Chris Knipp Writing: Movies, Politics, Art

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PostPosted: Mon Feb 22, 2016 5:20 pm 
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A wild French juvenile survives the system

Again a film that needs trimming, but we get a fulsome view of the awesome acting abilities of newcomer Rod Parasot as Malony, a juvenile delinquent with big time rage and impulse control problems, a penchant for stealing cars, a ditzy mess of a mom (Sara Forestier). He seems doomed, yet the French system seems more forgiving than some, and he has a humane judge (Catherine Deneuve) and a caring counselor (Benoît Magimel) on his side, as well as a girlfriend. Paradot is an incredible young actor who makes one think of the young Leo DeCaprio, whom he even somewhat resembles, and it's not surprising that he's one of this year's César nominees for Most Promising Actor (Jeune Espoir Masculin) -- along with Finnegan Oldfield (for Les Cowboys), seen in Bang Gang in the 2016 Rendez-Vous series*. Malony's gf Tess is played by Diane Rouxel -- and she's a Most Promising Actress nominee.

The film takes us in and out of the office of friendly Children's Judge Florence Blaque (Deneuve) more times than we can count, and there are many impassioned meetings between Malony and Yann (Magimel) and Yann and the judge. It emerges that Yann was once somewhat in Malony's place. Magimel, who started acting at 14 and has won many awards and been in many notable films, looks burnt out at 41, and it's believable when his character says he doesn't think he can go on. Judge Deneuve too loses faith in Malony, but only once; she even visits the juvenile center where Malony is being held, for his birthday, and when Malony comes to see her carrying his baby, they hug. Too good to be true? A little, and sometimes the temper tantrums and fights among the boys seem over-the-top. The point is more than amply made that Malony is truly a bad boy: he just can't stop stealing cars and flying into rages, and his first sex with the adoring Tess is more alike an assault.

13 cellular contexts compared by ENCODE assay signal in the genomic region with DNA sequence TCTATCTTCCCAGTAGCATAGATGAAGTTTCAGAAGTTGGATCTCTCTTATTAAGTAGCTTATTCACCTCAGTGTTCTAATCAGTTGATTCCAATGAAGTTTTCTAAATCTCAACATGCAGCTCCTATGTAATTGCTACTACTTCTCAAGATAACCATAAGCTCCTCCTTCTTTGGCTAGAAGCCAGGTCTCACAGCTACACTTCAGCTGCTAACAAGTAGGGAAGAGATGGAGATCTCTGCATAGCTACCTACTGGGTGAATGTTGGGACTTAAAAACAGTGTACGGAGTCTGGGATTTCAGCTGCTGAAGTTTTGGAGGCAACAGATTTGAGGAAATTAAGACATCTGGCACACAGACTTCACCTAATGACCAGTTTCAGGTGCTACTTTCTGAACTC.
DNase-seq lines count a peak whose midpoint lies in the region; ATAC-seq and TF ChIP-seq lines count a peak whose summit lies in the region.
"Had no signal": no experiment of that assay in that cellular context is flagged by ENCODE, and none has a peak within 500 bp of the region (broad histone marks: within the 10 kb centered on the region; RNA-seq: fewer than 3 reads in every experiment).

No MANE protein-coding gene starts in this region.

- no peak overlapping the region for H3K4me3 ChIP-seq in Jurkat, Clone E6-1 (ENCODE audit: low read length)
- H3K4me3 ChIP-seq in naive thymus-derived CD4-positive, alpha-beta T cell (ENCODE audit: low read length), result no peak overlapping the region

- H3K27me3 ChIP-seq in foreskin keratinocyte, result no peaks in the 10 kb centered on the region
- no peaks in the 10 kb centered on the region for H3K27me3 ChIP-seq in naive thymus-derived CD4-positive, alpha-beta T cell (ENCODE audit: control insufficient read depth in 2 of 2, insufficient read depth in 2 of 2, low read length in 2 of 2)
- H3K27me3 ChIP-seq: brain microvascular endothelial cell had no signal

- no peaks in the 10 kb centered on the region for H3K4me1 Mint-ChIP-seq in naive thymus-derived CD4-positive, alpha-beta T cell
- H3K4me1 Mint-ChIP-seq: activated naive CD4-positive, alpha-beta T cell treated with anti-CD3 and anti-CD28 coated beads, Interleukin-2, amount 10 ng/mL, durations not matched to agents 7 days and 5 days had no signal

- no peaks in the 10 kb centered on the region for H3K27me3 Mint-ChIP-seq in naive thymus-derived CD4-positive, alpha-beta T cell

This is where some of the excess needed to be trimmed, to make way for the time when Malony starts to settle down and have hope and faith in himself. But Bercot proves adept at directing chaotic emotional scenes, particularly involving young guys. (She played a movie full of such drama herself opposite Vincent Cassel in My King/Mon roi, the role that got her the Best Actress award at Cannes, and also in this year's Rendez-Vous). Since Standing Tall was chosen as the opening night film at Cannes, Bercot was certainly a presence at the festival. And Rod Paradot too, a surprising one, an acting "virgin," pulled out of a carpentry apprenticeship program and blooming under Bercot's stern tutelage into a thespian of unusual promise. Partly he was chosen because physically he could play both teenager and young adult, but that's only part of his magic.

Standing Tall/La Tête haute, 119 mins., debuted in Competition at Cannes where it was the opening night film. It was highly praised by French critics upon its 13 May local theatrical release (AlloCiné press rating 3.9/21). A Cohen Media Group release in the US, Standing Tall opens Fri., 1 Apr. in NYC at Lincoln Plaza Cinemas6.

*Rod Paradot won the César.

©Chris Knipp. Blog:

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